new middle-class suburbs stretching into the desert beyond the 
Pyramids, Professor Shahin greets visitors inside a small gated 
compound of high white walls that includes his own mosque where he 
preaches each Friday.

"There is a large group of people who wear civilian clothes but serve 
the occupying forces," he said. "So how can we demand from someone who 
is resisting the occupation to ask first if the person is a civilian or 
not?"

When asked what he thinks of those who chop off heads, he responds: 
"When a missile hits a house it decapitates 30 or 40 residents and 
turns them to ash. Isn't there a need to compare the behavior of a 
person under siege and angry with those who are managing the 
instruments of war?"

His remarks echo those of Sheik Yousef Qaradawi, an Egyptian-born, now 
Qatari cleric whose program "Islamic Law and Life" on Al Jazeera 
satellite television makes him about the most influential cleric among 
mainstream Sunni Muslims, the majority sect.

Last August Sheik Qaradawi seemed to imply that all Americans in Iraq 
could be targets. Asked whether that included civilians, the sheik 
responded with a question, "Are there civilians in Iraq?" In the 
ensuing uproar across the region he issued a clarification, suggesting 
that he meant only those who abetted the occupation, and pointed out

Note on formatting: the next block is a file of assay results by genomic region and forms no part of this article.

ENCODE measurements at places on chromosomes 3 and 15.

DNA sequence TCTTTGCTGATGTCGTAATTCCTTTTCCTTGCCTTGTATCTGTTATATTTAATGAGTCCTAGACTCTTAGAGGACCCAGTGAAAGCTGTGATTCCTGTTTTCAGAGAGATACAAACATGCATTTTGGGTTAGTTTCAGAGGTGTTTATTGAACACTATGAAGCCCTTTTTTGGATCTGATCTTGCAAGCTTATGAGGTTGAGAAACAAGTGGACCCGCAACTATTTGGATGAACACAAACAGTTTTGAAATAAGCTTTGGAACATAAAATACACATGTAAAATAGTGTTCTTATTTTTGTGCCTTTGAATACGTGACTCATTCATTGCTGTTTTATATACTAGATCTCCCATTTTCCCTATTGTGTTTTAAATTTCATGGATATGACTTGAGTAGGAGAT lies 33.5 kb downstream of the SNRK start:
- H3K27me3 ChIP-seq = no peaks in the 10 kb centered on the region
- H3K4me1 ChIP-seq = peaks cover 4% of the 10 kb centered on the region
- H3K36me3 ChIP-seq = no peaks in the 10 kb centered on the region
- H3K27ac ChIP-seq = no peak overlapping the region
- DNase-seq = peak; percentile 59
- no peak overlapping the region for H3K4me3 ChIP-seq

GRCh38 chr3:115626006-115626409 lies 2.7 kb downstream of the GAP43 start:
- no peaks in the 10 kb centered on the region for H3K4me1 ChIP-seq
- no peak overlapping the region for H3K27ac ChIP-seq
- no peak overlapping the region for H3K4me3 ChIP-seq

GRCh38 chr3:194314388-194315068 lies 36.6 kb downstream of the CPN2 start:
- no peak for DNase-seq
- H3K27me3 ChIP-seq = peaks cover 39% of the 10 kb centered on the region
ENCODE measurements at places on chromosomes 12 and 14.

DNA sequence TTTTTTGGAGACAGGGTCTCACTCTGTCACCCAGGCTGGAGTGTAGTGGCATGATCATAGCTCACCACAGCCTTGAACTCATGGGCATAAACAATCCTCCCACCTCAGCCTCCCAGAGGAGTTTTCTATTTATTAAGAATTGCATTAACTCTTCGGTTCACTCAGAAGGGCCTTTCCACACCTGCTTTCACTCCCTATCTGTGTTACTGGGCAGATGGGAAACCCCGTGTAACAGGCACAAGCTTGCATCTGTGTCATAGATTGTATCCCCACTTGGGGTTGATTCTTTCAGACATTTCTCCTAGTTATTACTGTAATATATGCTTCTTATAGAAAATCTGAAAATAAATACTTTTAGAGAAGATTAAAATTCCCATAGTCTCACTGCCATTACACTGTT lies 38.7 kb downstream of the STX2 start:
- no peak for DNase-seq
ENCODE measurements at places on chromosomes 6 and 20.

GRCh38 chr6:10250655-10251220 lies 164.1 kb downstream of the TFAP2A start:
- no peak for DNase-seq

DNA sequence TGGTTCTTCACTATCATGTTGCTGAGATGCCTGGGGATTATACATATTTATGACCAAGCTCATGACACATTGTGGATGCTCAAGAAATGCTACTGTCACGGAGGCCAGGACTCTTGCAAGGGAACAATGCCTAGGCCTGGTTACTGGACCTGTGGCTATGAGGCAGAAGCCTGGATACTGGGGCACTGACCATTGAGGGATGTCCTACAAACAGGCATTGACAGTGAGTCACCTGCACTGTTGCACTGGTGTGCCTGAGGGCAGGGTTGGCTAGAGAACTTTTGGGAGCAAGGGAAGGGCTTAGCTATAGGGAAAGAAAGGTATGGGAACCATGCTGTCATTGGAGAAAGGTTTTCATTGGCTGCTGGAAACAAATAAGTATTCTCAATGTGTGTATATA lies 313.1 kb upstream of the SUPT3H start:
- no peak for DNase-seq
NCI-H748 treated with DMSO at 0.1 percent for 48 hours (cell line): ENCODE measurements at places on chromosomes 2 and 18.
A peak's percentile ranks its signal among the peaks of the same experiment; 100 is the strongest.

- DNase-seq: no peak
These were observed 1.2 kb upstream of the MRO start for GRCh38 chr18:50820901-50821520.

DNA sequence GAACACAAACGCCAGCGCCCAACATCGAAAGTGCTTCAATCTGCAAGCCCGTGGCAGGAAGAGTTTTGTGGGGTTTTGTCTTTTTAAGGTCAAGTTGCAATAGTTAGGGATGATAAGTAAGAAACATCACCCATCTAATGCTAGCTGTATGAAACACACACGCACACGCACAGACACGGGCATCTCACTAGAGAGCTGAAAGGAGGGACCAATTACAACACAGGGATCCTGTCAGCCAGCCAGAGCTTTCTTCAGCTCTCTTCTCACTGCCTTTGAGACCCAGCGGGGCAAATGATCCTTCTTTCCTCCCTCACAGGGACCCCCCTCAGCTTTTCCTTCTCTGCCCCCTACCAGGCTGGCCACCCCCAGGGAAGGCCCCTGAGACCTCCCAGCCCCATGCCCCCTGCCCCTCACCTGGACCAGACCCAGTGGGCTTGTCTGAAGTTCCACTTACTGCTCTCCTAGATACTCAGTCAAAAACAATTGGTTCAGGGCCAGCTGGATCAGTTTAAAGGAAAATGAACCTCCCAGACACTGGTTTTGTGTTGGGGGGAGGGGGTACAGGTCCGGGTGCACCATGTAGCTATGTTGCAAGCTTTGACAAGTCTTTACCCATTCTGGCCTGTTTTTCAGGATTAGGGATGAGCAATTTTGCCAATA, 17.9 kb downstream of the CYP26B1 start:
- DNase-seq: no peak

that he had previously condemned beheadings.

Yet late last month, right after the renewed United States assault on 
Falluja, the sheik again put the Islamic seal of approval on anyone 
fighting back.

"Resistance is a legitimate matter - even more, it is a duty," he said 
on television.

While few Muslims argue with the right to resist a military occupation, 
the problem is that such sweeping, ill-defined statements are 
interpreted as a mandate to undertake any violence, no matter how 
vicious.

"You condemn the beheading and then on a different question you say 
anybody who supports the occupation is worth fighting," said Jamal 
Khashoggi, a Saudi expert on Islamic movements. "So the message does 
not sink in."

In November, 26 prominent Saudi clerics signed a petition supporting 
the "defensive jihad" in Iraq. Although their statement ruled out 
attacking relief workers or other uninvolved parties, it was 
interpreted as a signal for Saudis to volunteer. Osama bin Laden and 
his followers emerged from a similar call 25 years ago to fight in